Another winter weekend, another winter hike. More fun in Halton Region exploring the Forest Tracts of Cox and Britton. Today was a little different, in that instead of heading out in the early morning as I usually do, I was lazy and stayed in bed. Eventually I dragged myself out to try and accomplish something, and while this hike was not what I originally set out for, it gave me the sense of fulfillment I needed for my day.
Cox and Britton are located on either side of Sixth Line, which is just off of Campbelleville Road in Milton; easily accessible by the 401 (when it’s not shut down for a drive-by shooting.) Cox Tract is a short 1km there-and-back leading to a quarry road.
There is no parking at Cox Tract, but Britton Tract has two entrances with parking, so I guess it makes up for it. Neither are very large, and only accommodate about 6 cars. In the summer months you are better off to go early to get a spot, or hope someone is leaving when you get there later.
I parked in the southern lot entrance and made my way up Sixth Line to Cox Tract. Without turning on my tracker. Because it was that sort of day.
Halton Regional Forest Tracts are well-marked with green flags – very easy to find, even in the snow, even the less-travelled routes.
Though it doesn’t look like Cox Tract is less-travelled, as the entrance was well-trampled and the uneven ice made me wish I had donned my crampons. Oops.
But that doesn’t last long and suddenly I’m breaking fresh tracks in untouched snow, apart from a lone canine that ventured through maybe the day before.
There is something satisfying about being the first one through the snow on a trail. Well, the first human, anyway. There were plenty of other little tracks darting across here and there as I followed the canine up most of the trail.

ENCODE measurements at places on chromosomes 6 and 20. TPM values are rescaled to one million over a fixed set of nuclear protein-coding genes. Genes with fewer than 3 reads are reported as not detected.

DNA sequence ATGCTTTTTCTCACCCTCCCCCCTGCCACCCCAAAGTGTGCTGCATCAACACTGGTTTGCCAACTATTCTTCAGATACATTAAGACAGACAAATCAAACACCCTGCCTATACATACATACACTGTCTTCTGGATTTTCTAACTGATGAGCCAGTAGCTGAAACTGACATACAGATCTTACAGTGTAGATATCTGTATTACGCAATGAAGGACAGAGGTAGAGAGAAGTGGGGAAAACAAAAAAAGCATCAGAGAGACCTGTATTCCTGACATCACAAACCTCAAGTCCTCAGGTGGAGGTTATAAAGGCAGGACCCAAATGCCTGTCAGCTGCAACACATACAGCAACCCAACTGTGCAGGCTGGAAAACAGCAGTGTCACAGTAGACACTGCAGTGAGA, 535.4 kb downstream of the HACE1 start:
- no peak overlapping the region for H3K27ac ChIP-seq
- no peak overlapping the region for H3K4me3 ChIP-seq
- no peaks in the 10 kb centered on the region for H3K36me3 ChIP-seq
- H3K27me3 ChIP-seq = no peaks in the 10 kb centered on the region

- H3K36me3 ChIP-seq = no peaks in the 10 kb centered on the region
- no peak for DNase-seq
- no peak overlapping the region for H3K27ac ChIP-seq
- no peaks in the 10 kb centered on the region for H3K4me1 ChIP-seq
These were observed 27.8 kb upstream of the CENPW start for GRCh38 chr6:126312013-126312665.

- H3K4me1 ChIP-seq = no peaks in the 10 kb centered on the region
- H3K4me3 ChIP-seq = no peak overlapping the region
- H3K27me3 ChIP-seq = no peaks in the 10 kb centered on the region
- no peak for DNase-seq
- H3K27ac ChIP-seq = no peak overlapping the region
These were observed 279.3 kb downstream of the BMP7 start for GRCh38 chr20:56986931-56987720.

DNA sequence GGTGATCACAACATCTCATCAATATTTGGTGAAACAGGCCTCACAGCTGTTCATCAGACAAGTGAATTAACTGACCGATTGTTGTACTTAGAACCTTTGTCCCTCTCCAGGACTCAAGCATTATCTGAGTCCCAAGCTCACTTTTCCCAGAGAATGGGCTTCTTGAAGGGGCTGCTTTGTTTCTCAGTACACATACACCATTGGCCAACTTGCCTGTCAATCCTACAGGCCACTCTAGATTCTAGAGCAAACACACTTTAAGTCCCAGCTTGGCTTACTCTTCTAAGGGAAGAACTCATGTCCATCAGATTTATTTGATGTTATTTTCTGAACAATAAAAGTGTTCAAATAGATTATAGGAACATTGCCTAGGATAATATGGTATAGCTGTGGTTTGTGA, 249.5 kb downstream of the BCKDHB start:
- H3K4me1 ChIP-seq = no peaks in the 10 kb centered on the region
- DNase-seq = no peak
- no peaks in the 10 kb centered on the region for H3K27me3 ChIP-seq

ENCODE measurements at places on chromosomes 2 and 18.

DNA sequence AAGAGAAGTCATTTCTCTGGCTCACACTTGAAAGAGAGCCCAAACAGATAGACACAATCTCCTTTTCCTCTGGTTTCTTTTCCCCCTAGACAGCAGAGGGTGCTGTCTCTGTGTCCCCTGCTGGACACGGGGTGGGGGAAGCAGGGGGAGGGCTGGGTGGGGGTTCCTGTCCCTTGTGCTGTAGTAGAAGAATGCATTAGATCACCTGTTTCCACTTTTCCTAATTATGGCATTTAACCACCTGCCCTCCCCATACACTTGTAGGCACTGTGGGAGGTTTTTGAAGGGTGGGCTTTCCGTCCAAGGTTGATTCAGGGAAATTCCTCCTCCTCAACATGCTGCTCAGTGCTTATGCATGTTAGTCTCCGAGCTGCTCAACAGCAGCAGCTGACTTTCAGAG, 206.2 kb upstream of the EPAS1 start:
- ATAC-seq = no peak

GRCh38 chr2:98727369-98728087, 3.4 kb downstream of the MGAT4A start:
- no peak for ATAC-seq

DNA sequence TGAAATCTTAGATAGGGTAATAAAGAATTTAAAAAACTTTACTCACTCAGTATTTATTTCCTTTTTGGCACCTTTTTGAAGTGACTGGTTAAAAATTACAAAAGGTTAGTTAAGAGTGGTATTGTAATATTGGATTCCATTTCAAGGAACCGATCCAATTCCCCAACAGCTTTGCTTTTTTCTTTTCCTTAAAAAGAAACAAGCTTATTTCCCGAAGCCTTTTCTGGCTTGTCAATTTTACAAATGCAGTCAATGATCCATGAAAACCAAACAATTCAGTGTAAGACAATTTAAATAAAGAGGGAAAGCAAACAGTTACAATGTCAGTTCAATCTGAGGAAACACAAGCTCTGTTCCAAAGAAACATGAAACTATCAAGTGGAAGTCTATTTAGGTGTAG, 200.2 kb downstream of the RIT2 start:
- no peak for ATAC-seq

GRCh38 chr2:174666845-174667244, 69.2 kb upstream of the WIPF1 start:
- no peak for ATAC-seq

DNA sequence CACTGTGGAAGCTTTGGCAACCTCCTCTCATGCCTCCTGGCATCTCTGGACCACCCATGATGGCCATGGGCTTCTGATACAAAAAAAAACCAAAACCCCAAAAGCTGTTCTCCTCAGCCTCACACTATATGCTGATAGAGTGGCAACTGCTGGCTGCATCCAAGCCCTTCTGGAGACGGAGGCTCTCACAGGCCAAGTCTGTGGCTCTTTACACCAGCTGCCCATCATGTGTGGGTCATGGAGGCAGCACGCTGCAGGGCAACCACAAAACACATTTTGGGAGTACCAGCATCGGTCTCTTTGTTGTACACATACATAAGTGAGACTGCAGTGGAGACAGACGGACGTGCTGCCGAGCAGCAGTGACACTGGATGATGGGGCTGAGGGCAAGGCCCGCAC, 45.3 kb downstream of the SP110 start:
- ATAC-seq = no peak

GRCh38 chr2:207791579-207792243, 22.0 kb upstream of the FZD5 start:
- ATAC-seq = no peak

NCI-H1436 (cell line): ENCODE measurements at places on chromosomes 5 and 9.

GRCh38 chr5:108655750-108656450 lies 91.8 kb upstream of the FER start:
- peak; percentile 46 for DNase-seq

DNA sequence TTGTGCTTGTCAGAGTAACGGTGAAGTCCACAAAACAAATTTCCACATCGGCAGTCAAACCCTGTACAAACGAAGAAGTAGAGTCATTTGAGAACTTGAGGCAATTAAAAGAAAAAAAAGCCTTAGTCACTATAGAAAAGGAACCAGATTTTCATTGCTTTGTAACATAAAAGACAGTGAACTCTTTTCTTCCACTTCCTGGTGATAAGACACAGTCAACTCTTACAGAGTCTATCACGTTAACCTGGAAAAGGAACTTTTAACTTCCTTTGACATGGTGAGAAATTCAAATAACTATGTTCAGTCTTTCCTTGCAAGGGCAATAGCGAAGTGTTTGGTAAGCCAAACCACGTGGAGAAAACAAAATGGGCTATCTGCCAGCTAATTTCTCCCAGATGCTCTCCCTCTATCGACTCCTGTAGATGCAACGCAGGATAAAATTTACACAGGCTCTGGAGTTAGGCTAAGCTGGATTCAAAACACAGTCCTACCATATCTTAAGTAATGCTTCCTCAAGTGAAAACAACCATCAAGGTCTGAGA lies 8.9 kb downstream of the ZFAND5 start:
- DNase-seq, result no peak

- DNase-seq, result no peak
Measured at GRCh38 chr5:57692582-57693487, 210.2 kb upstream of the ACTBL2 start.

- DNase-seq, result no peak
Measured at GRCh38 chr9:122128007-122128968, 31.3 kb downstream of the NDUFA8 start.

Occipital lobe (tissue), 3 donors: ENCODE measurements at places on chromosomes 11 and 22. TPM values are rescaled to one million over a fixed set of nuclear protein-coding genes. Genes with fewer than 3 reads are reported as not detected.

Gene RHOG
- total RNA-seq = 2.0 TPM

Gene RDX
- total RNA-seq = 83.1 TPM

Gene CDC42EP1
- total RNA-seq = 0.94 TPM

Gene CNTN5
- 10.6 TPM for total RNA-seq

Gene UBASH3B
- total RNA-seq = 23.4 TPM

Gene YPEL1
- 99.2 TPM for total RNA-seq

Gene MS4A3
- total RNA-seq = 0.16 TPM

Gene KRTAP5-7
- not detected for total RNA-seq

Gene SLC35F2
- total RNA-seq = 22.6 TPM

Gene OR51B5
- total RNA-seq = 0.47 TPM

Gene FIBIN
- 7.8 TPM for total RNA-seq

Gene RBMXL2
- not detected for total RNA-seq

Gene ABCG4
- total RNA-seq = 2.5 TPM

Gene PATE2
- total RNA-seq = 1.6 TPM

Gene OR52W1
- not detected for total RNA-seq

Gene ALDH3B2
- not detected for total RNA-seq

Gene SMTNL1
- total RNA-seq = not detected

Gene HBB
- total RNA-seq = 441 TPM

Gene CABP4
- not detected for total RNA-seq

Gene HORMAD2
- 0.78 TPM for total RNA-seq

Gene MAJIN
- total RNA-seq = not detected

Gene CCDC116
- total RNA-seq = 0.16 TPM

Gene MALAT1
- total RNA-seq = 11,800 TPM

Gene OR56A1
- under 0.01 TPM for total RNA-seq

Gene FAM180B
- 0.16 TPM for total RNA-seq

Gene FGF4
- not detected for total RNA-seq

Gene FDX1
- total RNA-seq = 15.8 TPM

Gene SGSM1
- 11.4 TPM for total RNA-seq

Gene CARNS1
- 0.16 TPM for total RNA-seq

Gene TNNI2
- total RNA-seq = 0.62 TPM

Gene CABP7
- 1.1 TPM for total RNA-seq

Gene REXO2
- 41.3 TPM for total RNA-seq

I re-traced my steps back out of Cox Tract and made my way up Sixth Line towards the northern lot entrance for Britton Tract.
Luckily it wasn’t too busy along this stretch, as there is no sidewalk or barrier from the traffic. You should walk on the side of the road in the opposite direction that traffic is heading so you can watch them coming.
The first bits of Britton Tract had been wood-chipped to help with traction. It didn’t go very far, however, and soon I was wishing I had my crampons again.
This part of the Britton Tract is also part of the Bruce Trail side trail for Hilton Falls. Follow the blue blazes to make your way in to Hilton Falls Conservation Area. While that wasn’t my intention, I did make the left here and followed the blue blazes until the next junction.
All the trails in the Halton Regional Forest are wide and fairly level. I can imagine some sections in the Spring would be very, very muddy.
At the west end of Britton Tract, you can turn off and join up with Robertson Tract.
Because there is technically a small tail of Britton Tract before it meets up with Robertson Tract past this junction, I decided to venture left. Just so you know, there is no marking to indicate where Britton Tract ends and Robertson Tract begins. So I wandered for a bit before consulting my GPS. Not that I minded the extra few steps – besides I was busy playing with Boomerang.
Until I realized it was getting darker. I’m not used to racing the sun! I’m usually chasing it up in the sky, not down behind the horizon. Oops. Better get back before I can’t see my footing on the ice.
At this point I ended up doing a little interval training – speed walking, and jogging in bursts. I tell myself it’s good training for my upcoming trip to the Tour Du Mont Blanc.
It’s much harder to jog along the icy stretches. Ignoring the fact that I was in my heavy waterproof Keen boots, with my Outdoor Research gaiters on top of two layers on leggings (one of them a thicker Under Armour ColdGear). Definitely not running gear.
And the trail was not cooperating either. Instead of maintaining the relatively flat grade it had throughout, the last stretch up to the car was uphill – a hill of mud and ice.
That’s fine. I made it up the hill and back to the car with about 10 minutes to spare.
8.32km (plus ~1.2km un-tracked)
102m elevation gain